But where are the lice?

Loch Linnhe

Modelling for the supposed prevalence of sea lice is not backed up by samples taken in the field, says Dr Martin Jaffa

Congratulations to the Fish Farmer magazine team for hosting their first Aqua Agenda webinar, which took place in January. The subject was fish health (see the report starting on page 46 of this issue). I found the format worked extremely well, with those on the panel answering questions submitted by email.

All too often, when I have attended other meetings when interaction with the audience is possible, those answering questions can get dragged into a direct debate with the questioners, which is of little interest to the rest of the audience. Anyone wanting to know more about any issues raised can always follow through after the meeting has concluded.

For me, the most interesting aspect was to hear an admission that industry vets must sometimes treat the fish under their care for sea lice because of regulations, rather than in the interest of fish health.

This is not of any surprise to me, because I have increasingly argued that the narrative about sea lice is wrong and that the industry is having to dance to the tune of the wild fish sector. Given the constant focus on sea lice, it might have also been surprising to many of the webinar audience that this is not the issue requiring most of the day-to-day attention of the industry’s health care professionals.

My views on the sea lice narrative were confirmed in January with the publication of two linked papers that were published in the scientific journal Aquaculture Environment Interactions, both concerning the identification of gaps in the scientific community’s knowledge about sea lice.

The first paper is a review of current knowledge, whilst the second paper concerns the output of an international workshop on sea lice. However, what I haven’t mentioned is that the papers are not about sea lice per se, but rather about analysing the gaps on modelling sea lice infection pressure.

Salmon louse

Salmon louse

Over recent years, research on sea lice has increasingly been about models and modelling, and not about sea lice. Sea lice appear to have become secondary to the models.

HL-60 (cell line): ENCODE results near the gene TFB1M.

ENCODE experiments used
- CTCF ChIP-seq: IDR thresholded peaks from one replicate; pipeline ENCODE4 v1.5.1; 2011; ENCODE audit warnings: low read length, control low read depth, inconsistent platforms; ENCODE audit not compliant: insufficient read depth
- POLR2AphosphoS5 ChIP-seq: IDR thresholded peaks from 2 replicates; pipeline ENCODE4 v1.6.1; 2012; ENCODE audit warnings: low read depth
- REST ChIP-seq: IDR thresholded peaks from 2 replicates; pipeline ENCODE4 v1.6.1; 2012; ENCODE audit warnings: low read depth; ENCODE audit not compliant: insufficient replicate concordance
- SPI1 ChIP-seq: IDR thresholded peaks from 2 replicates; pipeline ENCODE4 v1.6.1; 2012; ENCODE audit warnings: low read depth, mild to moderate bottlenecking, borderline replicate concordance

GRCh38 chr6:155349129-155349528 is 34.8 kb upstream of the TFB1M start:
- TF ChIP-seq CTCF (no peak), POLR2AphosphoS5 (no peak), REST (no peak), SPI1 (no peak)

The paper says that a virtual workshop, held in October 2021, brought together participants including scientists involved in modelling, industry stakeholders, policy makers and managers of non-governmental organisations, who expressed their views on what future work is required. It seems that those working on sea lice but not on modelling were not invited. I was certainly refused entry to a follow-up event because I wasn’t considered a modeller.

The second paper includes a table listing the top 10 gaps considered worthy of being given the highest priority in sea lice dispersal and population modelling research. Number 10 is “Efficient methods for getting good samples of planktonic lice are required”.

The recent SPILLS project (“Salmon Parasite in Linnhe, Lorn and Shuna”, supported by the Scottish Government) found that only 19 out of 372 samples from sea lochs actually contained sea lice levels. This led the project report to suggest that just because the study failed to find numbers of lice in the sea didn’t mean that they weren’t there. My own view is that the researchers couldn’t find the lice exactly because they are not there.

The new paper does say that obtaining representative samples of larvae sea lice is problematic, given the rather low densities of sea lice larvae and the high densities of other types of plankton. The obvious question for modellers is that if the larval sea lice are only present in rather low densities, then surely the risk of infection to wild fish must be low too. Those blaming salmon farms as damaging wild fish stocks often claim that there is a soup or clouds of lice larvae, but this image is far from reality. However, the narrative says that salmon farms emit large numbers of lice so there must be a risk to wild fish.

Yet as long ago as 1996, Irish researchers found that the dilution of any lice coming from farms was so low within just 1km of a farm that it was difficult to find any lice at all.

It is also worth mentioning the Scottish Coastal Observatory, which was highlighted in the recent Scottish Government Marine Science and Innovation Strategy presumably as an example of good science. One of the Observatory’s sampling stations is located in Loch Ewe, close to the site of what is arguably Scotland’s most contentious salmon farm. Despite the proximity of this farm, the Observatory recorded just 80 samples that included examples of Caligidae (the family that include sea lice). These were recorded from 2002 to 2017 out of a total 201,163 zooplankton records. Fifty-nine of the samples contained just one individual, although one sample did include 40 – but that is one taken over a period of 16 years.

I do not disagree that there are lots of gaps in our understanding of sea lice, but the focus needs to be on the sea lice themselves not on the models. If lice larvae are not present in the sea in the numbers claimed, then the models must be invalid.

The Fish Farmer webinar is a great forum to begin the discussion on such issues, but we really need to have a proper debate about sea lice rather than just focusing on the modelling.

See the Fish Farmer Fish Health webinar at bit.ly/AquaAgenda-health 


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